LUTHOR HUSS by Chris Wraight, The Black Library, p/b, â‚¬10.50, http://www.blacklibrary.com/all-products/luthor-huss.html
Reviewed by David Rudden
Iâ€™m not as big a reader of the Warhammer Fantasy series as I am of their far-future line, but occasionally if an area Iâ€™m particularly interested comes up or if itâ€™s a book by one of my favourite writers Iâ€™ll give it a shot. The whole setting has a rather interesting dark-Germanic-Tolkien feel to it, but I havenâ€™t really been pulled into a series since the Malus Darkblade books a few years ago and so I wasnâ€™t approaching ‘Luthor Huss’ with any expectations.
This outlook was rewarded as, though ‘Huss’ is a solid novel and I donâ€™t really have any complaints with it, it wasnâ€™t the most memorable of books. It follows the training and crusade of Sigmarite priest and core canon character Luthor Huss and its intersection with the investigation of Witch-hunter Eichmann, who ended up being an altogether more interesting character in the end. Eichmann reminds me of Inquisitor Glokta in Joe Abercrombieâ€™s ‘The First Law’ trilogy; a man jaded by digging in the filth of humanity, burnt out by the evil he must do to keep humanity safe and beyond that, pure. The opening scenes, where the weary witch-hunter seems to be cracking under his vocation, numbly torturing one heretic after another while being curtailed by his own superiorsâ€™ politics, are some of the most fascinating in the book.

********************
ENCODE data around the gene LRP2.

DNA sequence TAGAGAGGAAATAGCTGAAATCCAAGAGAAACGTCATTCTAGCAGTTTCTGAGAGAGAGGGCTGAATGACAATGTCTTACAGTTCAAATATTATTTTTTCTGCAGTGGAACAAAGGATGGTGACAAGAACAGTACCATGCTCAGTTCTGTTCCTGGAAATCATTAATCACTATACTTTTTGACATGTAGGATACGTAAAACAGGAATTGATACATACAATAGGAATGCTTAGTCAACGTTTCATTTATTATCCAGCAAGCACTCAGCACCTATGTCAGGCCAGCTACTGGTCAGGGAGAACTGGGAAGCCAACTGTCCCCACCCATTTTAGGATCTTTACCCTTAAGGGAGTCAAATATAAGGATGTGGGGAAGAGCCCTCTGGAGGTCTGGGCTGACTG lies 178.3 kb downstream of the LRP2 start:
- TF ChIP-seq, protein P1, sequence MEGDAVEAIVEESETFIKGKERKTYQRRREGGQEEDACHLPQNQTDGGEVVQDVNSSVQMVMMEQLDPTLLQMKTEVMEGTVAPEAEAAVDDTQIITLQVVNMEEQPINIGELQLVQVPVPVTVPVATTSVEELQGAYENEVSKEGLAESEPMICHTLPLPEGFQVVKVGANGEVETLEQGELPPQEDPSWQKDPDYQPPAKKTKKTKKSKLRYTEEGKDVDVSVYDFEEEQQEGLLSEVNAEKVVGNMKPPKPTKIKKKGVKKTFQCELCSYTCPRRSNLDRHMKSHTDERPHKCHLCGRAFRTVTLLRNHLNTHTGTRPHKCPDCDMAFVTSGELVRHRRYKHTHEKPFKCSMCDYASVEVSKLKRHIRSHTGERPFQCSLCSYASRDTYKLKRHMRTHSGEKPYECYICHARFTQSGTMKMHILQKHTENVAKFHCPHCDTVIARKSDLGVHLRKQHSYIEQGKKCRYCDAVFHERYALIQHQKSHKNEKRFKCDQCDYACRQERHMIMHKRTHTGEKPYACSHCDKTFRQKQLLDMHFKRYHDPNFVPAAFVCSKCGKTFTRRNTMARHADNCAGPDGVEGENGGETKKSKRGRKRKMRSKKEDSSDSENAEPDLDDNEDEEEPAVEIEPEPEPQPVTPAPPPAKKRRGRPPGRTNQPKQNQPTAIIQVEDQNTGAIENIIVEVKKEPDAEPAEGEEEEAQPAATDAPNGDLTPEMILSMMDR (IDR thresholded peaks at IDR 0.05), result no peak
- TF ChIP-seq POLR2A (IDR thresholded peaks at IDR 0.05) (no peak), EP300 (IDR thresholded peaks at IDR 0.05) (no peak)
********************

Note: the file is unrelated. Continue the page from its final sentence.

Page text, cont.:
Hussâ€™s parts, while more action-filled and typically Black Library, are a lot less interesting. There is one great twist at the end which I definitely didnâ€™t see coming and got a gleeful little snigger out of me but in the end itâ€™s the supporting characters that are the most interesting here; from the survivors of devastated towns to mercenaries to those who grew up around the uncompromising fanatic Huss.
The set pieces are impressive, if pulled from standard fantasy fare and Chris Wraightâ€™s writing is reliable as always. Thereâ€™s nothing stopping me from recommending this book; itâ€™s just not as inspired as Wraightâ€™s other work or other books in the Black Library. An entertaining read when youâ€™re already a fan or want to read something solid from the fantasy side of things, but not unmissable.